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Use of the Electronic Manifest

Use of the Electronic Manifest

The Hazardous Waste Electronic Manifest Establishment Act (e-Manifest Act) was signed into law by President Obama on October 5, 2012.  It authorized the EPA to develop an electronic system for the tracking of hazardous waste manifests and create a system to collect fees to cover its operating costs.  The EPA was given one year to promulgate regulations to turn the Act into a reality and three years to have an e-Manifest system fully operational.  EPA announced a Final Rule in the February 7, 2014 Federal Register implementing the first portion of the e-Manifest Act.

The new rule, which created two new sections in Part 262 of Title 40 of the CFR (40 CFR 262.24 & 40 CFR 262.25) and modified others, is effective August 6, 2014.  That doesn’t mean you can start emailing your manifests now, however; EPA has until October of 2015 to have a fully operational e-Manifest Tracking System and indicates it will issue a separate Final Rule in 2015 implementing the complete system.

A full review of how the e-Manifest Tracking System will work will have to wait for a later article.  The purpose of this article is to explain the new regulations created in the CFR pertaining to the e-Manifest Tracking System.

The purpose of these new regulations is to establish the legal validity under RCRA for an electronic manifest.  To this end, 40 CFR 262.24 declares the legal equivalence of an electronic manifest to paper manifests as long as they are obtained, completed, and transmitted as directed by these new regulations.  It further states that an electronic manifest may be used in lieu of EPA Forms 8700-22 (the Uniform Hazardous Waste Manifest main page) and 8700-22A (the Uniform Hazardous Waste Manifest continuation page) bearing handwritten signatures and will satisfy all requirements of the regulations to obtain, complete, sign, provide, use, or retain a manifest.

40 CFR 262.24 goes on to clarify and confirm the legal validity of the e-Manifest in several statements:

  • An electronic signature -if having the meaning specified by 40 CFR 262.25 (see below)- will meet all of the requirements in the RCRA regulations to sign a manifest by hand.
  • The submission of a manifest to the e-Manifest System (once it’s operational) will fulfill all of the requirements of the RCRA regulations to provide a copy of the manifest to another person, eg. hazardous waste generators in Illinois must mail a copy of the manifest to the Illinois EPA within 48 hours of its signing by the hazardous waste transporter.
  • As long as copies are available for viewing in the event of an inspection, the retention of a signed electronic manifest in the generator’s account on the e-Manifest System will meet all of the generator’s recordkeeping responsibilities.
  • The generator will not be held responsible for their inability to produce an electronic manifest for inspection if the fault lies with the e-Manifest System.

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  • Access to the e-Manifest System may be through a generator’s own equipment or through equipment provided by the transporter.
  • A generator may only utilize the e-Manifest System for the shipment of a hazardous waste if it is known that all persons identified on the manifest have access to the e-Manifest System.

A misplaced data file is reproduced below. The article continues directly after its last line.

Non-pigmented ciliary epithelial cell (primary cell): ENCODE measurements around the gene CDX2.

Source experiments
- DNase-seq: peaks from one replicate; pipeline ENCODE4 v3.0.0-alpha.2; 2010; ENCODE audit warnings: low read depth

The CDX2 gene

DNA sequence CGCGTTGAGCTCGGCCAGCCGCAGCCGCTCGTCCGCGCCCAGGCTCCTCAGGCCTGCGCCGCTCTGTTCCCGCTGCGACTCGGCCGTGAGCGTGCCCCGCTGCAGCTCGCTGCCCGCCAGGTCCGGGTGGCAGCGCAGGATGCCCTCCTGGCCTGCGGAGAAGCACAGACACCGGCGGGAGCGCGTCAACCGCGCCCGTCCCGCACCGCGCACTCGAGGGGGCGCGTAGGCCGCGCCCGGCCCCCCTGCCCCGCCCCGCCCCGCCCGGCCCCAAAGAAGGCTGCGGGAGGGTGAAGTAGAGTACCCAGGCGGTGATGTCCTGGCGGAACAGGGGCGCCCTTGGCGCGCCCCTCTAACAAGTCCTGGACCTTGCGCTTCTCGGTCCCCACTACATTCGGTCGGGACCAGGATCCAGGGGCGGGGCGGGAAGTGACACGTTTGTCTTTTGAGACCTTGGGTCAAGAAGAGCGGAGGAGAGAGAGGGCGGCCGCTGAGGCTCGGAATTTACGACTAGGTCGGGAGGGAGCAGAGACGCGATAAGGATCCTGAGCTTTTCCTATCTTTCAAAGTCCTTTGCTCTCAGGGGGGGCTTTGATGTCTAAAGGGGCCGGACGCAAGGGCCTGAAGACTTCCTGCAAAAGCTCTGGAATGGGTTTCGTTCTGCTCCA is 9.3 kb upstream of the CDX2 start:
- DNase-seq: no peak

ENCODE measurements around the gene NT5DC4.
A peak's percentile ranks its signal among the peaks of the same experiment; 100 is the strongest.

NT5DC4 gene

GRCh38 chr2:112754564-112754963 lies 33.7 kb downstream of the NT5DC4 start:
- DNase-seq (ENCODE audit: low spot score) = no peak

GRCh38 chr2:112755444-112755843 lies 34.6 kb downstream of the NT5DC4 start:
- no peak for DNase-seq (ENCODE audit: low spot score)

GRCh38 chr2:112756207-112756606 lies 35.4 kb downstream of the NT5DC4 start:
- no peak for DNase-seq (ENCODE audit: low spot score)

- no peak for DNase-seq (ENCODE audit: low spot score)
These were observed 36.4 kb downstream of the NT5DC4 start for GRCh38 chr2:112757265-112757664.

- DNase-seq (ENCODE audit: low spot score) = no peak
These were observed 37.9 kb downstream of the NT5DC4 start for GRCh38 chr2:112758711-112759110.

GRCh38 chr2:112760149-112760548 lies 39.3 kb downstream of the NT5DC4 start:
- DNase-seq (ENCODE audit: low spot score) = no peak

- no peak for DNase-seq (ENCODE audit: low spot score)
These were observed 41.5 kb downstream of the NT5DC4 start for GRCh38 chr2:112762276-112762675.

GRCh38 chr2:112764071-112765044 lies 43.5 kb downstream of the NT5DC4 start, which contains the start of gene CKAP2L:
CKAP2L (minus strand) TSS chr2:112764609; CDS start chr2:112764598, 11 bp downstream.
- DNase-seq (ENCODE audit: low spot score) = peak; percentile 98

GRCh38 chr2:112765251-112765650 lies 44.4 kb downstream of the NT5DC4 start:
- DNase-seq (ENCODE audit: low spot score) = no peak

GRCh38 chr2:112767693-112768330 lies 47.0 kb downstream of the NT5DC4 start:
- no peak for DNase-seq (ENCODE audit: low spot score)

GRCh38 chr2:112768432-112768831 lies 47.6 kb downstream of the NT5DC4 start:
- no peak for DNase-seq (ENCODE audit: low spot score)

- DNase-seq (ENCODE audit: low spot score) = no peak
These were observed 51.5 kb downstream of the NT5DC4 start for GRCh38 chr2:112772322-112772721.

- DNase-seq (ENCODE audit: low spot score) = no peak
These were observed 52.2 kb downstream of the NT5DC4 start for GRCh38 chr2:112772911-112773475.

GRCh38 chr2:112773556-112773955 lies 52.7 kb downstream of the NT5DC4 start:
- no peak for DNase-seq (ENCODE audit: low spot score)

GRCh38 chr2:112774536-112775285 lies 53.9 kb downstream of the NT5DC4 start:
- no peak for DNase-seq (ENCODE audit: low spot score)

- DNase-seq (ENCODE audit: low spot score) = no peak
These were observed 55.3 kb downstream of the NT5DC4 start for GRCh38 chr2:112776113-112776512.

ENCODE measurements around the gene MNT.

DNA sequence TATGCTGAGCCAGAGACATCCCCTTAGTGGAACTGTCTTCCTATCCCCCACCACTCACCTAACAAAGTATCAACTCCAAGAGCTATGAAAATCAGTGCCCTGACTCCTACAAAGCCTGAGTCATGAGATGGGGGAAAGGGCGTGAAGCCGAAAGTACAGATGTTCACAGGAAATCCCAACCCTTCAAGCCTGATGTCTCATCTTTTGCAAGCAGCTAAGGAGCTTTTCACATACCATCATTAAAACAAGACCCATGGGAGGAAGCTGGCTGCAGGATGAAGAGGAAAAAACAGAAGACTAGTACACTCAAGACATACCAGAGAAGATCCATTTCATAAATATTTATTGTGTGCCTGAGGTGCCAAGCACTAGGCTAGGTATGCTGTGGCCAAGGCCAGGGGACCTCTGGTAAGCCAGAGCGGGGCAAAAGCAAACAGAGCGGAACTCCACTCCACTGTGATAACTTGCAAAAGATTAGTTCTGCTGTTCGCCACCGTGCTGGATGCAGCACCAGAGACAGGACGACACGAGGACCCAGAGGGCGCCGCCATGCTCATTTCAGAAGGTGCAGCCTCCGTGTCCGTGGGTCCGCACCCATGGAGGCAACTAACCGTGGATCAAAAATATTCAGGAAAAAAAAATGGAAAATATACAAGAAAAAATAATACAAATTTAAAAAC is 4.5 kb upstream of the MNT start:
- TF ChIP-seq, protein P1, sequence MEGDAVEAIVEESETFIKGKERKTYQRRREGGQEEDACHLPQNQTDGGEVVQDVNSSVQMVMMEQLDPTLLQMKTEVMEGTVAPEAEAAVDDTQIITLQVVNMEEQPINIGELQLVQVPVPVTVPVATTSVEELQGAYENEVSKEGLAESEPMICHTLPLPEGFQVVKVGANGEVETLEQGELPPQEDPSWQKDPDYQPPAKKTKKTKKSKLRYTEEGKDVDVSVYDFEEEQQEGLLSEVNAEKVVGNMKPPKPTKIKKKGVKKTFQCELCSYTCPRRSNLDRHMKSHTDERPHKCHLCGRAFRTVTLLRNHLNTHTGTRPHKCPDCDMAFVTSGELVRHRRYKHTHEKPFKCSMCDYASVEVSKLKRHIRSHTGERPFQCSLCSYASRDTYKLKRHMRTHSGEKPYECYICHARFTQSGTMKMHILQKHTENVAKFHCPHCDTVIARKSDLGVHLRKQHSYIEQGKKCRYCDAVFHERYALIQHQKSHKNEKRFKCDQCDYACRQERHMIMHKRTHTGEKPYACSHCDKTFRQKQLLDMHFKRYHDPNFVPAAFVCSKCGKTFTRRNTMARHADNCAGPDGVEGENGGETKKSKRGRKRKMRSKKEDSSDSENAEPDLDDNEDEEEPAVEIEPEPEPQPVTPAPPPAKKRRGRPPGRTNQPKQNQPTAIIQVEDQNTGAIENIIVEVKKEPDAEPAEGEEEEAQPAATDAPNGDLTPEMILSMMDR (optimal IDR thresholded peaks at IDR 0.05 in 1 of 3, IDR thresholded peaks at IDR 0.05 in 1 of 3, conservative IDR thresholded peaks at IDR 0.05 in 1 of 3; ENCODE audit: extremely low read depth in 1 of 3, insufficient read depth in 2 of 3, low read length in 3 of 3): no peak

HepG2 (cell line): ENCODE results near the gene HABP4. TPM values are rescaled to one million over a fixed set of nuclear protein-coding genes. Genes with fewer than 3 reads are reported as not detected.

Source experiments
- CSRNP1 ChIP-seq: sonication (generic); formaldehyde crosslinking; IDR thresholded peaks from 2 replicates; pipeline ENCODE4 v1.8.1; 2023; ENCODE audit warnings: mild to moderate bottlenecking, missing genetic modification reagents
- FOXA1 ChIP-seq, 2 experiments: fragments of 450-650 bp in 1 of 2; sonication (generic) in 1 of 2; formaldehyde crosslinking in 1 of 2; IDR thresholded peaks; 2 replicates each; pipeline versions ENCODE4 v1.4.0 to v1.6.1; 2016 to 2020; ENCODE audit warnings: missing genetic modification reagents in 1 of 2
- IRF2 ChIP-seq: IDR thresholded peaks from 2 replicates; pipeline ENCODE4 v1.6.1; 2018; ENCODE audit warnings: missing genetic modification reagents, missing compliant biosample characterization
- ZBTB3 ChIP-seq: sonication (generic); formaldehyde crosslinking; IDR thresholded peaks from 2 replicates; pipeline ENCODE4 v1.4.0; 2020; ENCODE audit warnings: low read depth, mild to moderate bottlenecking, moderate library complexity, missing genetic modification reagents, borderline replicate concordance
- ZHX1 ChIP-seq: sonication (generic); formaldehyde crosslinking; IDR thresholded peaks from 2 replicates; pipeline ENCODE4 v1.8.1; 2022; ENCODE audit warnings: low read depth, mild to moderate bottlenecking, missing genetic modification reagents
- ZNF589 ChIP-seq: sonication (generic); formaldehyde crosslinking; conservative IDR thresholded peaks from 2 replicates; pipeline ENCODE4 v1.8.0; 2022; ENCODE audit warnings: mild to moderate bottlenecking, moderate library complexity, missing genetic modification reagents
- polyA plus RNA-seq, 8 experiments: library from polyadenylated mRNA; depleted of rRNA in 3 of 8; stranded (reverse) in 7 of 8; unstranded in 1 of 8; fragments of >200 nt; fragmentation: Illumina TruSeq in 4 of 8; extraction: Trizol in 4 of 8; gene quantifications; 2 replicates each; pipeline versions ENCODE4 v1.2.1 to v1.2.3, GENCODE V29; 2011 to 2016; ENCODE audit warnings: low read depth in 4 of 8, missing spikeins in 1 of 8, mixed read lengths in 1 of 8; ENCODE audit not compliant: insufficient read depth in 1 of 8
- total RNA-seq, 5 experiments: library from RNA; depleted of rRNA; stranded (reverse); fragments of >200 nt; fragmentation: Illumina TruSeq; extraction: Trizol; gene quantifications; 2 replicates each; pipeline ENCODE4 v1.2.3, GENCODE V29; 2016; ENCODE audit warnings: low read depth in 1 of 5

• If an e-Manifest prepared by a generator becomes unavailable prior to its signature by the transporter, the generator must complete paper copies of the manifest (Forms 8700-22 and 870-22A) according to the applicable regulations.
  • A generator using a pilot or demonstration method for signing the e-Manifest must also hand-sign a printed copy of the e-Manifest.
  • A generator using the e-Manifest System will be assessed a user fee by EPA.  This is one aspect of the e-Manifest Act that has yet to be codified and implemented.

And finally:

The Pipeline and Hazardous Materials Safety Administration (PHMSA) within the US Department of Transportation regulates the domestic transportation of hazardous materials under its Hazardous Material Regulations.  While EPA is moving forward on the e-Manifest System, PHMSA has not signed-off on a paperless system for the transportation of a hazardous material (under the HMR, a hazardous waste is merely one classification of a hazardous material).  Therefore, even when the e-Manifest System is fully implemented, the generator will still be required to provide the initial transporter with a printed copy of the e-Manifest in order to comply with the HMR.

Take note of the subtle – though critical – difference in 40 CFR 262.24 between the reference to a “paper manifest” or “Forms 8700-22 and 8700-22A”  and “printed copy of the electronic manifest”  These are two different documents, required in different situations, but fulfilling the same requirement:  ensuring a paper copy of the required information is in the hands of the hazardous waste transporter.

40 CFR 262.25 mandates that the electronic signature methods for the e-Manifest be:

  • Legally valid and enforceable under applicable EPA and other federal requirements; and,
  • Designed to be cost-effective and practical.

EPA is still conducting studies to determine the reliability of various e-signature methods.

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So there you have it; the future is here, only not quite yet.  2015 should be exciting with the full implementation of the e-Manifest System.  The day when PHMSA accepts an electronic system for shipping papers will be even more exciting.  Stay tuned for developments.

If you complete, review, or sign the hazardous waste manifest (electronic or paper) you must have both HazMat Employee Training and Hazardous Waste Personnel Training